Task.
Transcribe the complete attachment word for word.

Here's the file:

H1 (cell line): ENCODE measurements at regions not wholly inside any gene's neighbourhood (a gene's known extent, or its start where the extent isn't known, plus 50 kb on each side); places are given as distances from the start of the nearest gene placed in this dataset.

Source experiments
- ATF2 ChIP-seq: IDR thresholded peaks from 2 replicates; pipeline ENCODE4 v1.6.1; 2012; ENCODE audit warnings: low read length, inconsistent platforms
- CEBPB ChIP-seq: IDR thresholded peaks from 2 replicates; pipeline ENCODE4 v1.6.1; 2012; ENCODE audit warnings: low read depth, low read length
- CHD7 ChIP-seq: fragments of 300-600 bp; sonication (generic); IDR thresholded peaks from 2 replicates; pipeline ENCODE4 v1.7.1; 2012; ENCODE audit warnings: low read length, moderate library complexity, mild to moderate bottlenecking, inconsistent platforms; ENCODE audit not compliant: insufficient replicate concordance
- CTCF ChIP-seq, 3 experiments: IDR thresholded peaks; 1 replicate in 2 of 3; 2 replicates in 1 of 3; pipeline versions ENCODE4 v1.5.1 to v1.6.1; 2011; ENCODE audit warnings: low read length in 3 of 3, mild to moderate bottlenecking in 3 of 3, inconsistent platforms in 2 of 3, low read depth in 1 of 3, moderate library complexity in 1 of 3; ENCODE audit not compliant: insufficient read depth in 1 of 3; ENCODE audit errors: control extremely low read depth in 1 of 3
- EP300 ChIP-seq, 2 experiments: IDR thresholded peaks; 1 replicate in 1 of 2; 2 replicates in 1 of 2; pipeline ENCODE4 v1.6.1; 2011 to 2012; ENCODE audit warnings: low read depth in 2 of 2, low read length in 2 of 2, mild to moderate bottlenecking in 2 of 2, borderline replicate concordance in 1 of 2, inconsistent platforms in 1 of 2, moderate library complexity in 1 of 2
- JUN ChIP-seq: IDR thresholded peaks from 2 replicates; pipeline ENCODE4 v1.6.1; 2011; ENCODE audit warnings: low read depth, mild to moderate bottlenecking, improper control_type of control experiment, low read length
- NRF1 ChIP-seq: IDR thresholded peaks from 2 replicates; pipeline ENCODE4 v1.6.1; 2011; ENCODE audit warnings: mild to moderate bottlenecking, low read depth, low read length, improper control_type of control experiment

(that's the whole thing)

H1 (cell line): ENCODE measurements at regions not wholly inside any gene's neighbourhood (a gene's known extent, or its start where the extent isn't known, plus 50 kb on each side); places are given as distances from the start of the nearest gene placed in this dataset.

Source experiments
- ATF2 ChIP-seq: IDR thresholded peaks from 2 replicates; pipeline ENCODE4 v1.6.1; 2012; ENCODE audit warnings: low read length, inconsistent platforms
- CEBPB ChIP-seq: IDR thresholded peaks from 2 replicates; pipeline ENCODE4 v1.6.1; 2012; ENCODE audit warnings: low read depth, low read length
- CHD7 ChIP-seq: fragments of 300-600 bp; sonication (generic); IDR thresholded peaks from 2 replicates; pipeline ENCODE4 v1.7.1; 2012; ENCODE audit warnings: low read length, moderate library complexity, mild to moderate bottlenecking, inconsistent platforms; ENCODE audit not compliant: insufficient replicate concordance
- CTCF ChIP-seq, 3 experiments: IDR thresholded peaks; 1 replicate in 2 of 3; 2 replicates in 1 of 3; pipeline versions ENCODE4 v1.5.1 to v1.6.1; 2011; ENCODE audit warnings: low read length in 3 of 3, mild to moderate bottlenecking in 3 of 3, inconsistent platforms in 2 of 3, low read depth in 1 of 3, moderate library complexity in 1 of 3; ENCODE audit not compliant: insufficient read depth in 1 of 3; ENCODE audit errors: control extremely low read depth in 1 of 3
- EP300 ChIP-seq, 2 experiments: IDR thresholded peaks; 1 replicate in 1 of 2; 2 replicates in 1 of 2; pipeline ENCODE4 v1.6.1; 2011 to 2012; ENCODE audit warnings: low read depth in 2 of 2, low read length in 2 of 2, mild to moderate bottlenecking in 2 of 2, borderline replicate concordance in 1 of 2, inconsistent platforms in 1 of 2, moderate library complexity in 1 of 2
- JUN ChIP-seq: IDR thresholded peaks from 2 replicates; pipeline ENCODE4 v1.6.1; 2011; ENCODE audit warnings: low read depth, mild to moderate bottlenecking, improper control_type of control experiment, low read length
- NRF1 ChIP-seq: IDR thresholded peaks from 2 replicates; pipeline ENCODE4 v1.6.1; 2011; ENCODE audit warnings: mild to moderate bottlenecking, low read depth, low read length, improper control_type of control experiment